Bush pledges 350m. to PA; Iran, Syria singled out as terror states (JERUSALEM POST) By JANINE ZACHARIA WASHINGTON 02/04/05)
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President George W. Bush said Wednesday night in his State of the
Union speech that he would ask Congress for $350 million to support
Palestinian political and economic reforms.
"The goal of two democratic states, Israel and Palestine, living side
by side in peace is within reach," he said. He pledged that "America
will help them achieve that goal."
Bush focused the second half of his speech on foreign policy, largely
democratic reform in the Middle East.
To that end, Elliott Abrams, the president´s point man on the
National Security Council for Middle East affairs, was promoted this
week to deputy national security adviser, and will be the central
figure at the White House overseeing reform efforts and also US
policy toward the Arab-Israeli conflict. Abrams is regarded as a
strong ally of Israel.
Bush pledged that America would "stand with the allies of freedom to
support democratic movements in the Middle East and beyond, with the
ultimate goal of ending tyranny in our world." He called on Egypt
to "show the way toward democracy in the Middle East."
Bush, as he has in the past, told the Iranian people, hoping for an
end to the clerical regime there, that America would stand with them
in their search for freedom but he did not say how.
He urged Iran to abandon its uranium enrichment and plutonium
reprocessing programs. France, Germany and the UK have been trying
through diplomatic discussions to persuade Iran to do so but have
failed to so far secure a meaningful pledge from Iran.
Bush accused Iran of being "the world´s primary state sponsor of
terror." He said Washington is working with European allies to
convince Iran to end its nuclear programs and stop supporting terror.
Addressing the Iranian people, he said: "As you stand for your own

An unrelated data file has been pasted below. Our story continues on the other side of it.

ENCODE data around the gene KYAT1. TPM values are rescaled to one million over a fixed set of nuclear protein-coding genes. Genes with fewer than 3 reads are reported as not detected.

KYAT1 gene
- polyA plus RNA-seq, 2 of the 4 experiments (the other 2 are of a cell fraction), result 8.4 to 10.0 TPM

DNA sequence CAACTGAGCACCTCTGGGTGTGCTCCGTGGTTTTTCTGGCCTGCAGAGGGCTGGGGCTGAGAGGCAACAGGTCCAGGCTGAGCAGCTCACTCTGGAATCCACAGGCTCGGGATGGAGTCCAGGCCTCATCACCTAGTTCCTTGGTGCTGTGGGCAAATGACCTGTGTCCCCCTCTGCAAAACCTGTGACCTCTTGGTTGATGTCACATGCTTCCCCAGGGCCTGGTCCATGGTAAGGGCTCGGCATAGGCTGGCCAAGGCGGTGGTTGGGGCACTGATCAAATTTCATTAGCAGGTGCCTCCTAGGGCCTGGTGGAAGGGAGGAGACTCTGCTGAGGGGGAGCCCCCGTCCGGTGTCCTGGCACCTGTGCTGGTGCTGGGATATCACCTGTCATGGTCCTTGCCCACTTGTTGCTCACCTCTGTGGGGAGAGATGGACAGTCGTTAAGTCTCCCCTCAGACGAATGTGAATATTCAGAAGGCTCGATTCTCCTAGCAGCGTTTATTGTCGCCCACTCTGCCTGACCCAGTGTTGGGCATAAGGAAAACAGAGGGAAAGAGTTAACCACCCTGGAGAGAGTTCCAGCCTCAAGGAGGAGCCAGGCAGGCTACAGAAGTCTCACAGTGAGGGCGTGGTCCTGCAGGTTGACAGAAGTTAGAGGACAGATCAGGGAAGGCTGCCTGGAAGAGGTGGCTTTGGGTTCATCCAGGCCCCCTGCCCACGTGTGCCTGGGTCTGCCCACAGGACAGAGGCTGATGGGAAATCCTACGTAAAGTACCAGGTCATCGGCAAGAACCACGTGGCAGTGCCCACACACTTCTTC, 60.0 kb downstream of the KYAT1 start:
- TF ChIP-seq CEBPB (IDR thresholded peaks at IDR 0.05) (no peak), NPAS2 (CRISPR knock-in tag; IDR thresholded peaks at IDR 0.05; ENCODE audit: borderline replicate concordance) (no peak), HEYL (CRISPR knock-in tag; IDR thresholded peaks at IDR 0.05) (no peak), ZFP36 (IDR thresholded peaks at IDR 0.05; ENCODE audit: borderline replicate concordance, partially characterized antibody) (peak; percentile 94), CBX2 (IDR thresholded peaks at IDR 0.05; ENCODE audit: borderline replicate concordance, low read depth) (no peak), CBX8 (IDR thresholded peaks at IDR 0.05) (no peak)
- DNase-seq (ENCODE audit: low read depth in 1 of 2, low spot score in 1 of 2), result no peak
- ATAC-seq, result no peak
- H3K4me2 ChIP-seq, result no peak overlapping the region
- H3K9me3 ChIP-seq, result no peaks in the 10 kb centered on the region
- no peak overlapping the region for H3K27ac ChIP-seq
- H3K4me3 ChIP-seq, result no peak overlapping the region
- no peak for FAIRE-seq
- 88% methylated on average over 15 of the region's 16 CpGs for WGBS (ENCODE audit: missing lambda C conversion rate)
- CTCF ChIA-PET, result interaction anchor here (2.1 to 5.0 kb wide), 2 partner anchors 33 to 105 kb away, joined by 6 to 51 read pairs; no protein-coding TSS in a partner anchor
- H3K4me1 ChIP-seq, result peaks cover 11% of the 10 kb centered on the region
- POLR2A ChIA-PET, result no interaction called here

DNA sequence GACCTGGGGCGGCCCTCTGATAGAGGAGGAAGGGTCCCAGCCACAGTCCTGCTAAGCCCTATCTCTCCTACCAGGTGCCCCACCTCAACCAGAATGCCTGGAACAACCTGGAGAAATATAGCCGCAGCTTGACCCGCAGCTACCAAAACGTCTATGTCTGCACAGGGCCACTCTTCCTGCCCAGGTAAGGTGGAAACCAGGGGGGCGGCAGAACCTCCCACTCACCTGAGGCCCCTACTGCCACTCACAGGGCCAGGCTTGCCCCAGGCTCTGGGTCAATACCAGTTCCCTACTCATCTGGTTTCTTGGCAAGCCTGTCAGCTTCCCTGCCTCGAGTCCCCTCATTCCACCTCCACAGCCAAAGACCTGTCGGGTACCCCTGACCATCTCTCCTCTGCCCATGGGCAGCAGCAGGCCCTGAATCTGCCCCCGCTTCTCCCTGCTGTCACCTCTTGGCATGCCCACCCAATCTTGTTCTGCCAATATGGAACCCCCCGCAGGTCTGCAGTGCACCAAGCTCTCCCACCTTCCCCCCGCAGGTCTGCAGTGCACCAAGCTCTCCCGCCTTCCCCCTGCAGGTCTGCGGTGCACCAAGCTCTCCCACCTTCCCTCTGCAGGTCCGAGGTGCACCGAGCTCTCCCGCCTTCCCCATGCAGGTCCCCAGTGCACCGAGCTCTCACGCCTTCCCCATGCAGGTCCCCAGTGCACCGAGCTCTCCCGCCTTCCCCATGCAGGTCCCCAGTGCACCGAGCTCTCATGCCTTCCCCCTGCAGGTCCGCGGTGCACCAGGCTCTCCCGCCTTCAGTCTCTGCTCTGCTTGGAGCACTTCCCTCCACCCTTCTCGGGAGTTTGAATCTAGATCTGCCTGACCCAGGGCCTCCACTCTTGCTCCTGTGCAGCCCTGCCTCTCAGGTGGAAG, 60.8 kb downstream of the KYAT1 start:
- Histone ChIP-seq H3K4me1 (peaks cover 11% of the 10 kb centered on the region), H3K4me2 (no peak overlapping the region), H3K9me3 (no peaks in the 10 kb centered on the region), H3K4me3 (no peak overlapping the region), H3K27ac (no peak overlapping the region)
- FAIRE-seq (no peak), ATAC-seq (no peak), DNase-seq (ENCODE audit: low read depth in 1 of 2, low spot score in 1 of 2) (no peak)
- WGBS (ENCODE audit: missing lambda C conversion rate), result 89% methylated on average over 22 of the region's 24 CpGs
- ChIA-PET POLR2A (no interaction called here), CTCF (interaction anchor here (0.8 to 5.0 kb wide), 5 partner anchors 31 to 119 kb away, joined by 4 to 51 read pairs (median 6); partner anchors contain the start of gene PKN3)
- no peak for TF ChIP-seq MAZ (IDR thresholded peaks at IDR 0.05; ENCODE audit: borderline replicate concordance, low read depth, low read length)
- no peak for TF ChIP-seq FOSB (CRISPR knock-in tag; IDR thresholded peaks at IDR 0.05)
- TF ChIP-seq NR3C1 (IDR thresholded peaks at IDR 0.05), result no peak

liberty, America stands with you."
Bush sharply criticized Syria but threatened no fresh action, either
economic or military, against Damascus.
"To promote peace in the broader Middle East, we must confront
regimes that continue to harbor terrorists and pursue weapons of mass
murder. Syria still allows its territory, parts of Lebanon, to be
used by terrorists who seek to destroy every chance of peace in the
region," Bush said.
Speaking to Congress, he added, "You have passed, and we are applying
the Syrian Accountability Act, and we expect the Syrian government to
end all support for terror and open the door to freedom."
Iran and Syria rejected Bush´s charges that they sponsored terrorism,
with an Iranian official calling the claims groundless and the Syrian
information minister saying the democracy America seeks for the
Middle East could not come through force.
Iranian Foreign Ministry spokesman Hamid Reza Asefi, in remarks
carried by the official news agency, said Bush´s words were "a
repetition of his former groundless claims and accusations."
Syrian Information Minister Mehdi Dakhlallah said on Al-Jazeera Arab
satellite television: "Everyone knows that Syria is cooperating in
fighting terrorism, but the definition of terrorism cannot be
selective and based on ideology and politics."
On Iraq, Bush said the US would "not set an artificial timetable for
leaving Iraq, because that would embolden the terrorists and make
them believe they can wait us out." He said in the new post-election
phase there, "we will increasingly focus our efforts on helping
prepare more capable Iraqi security forces – forces with skilled
officers and an effective command structure." AP contributed to this
report. (© 1995-2005, The Jerusalem Post 02/04/05)
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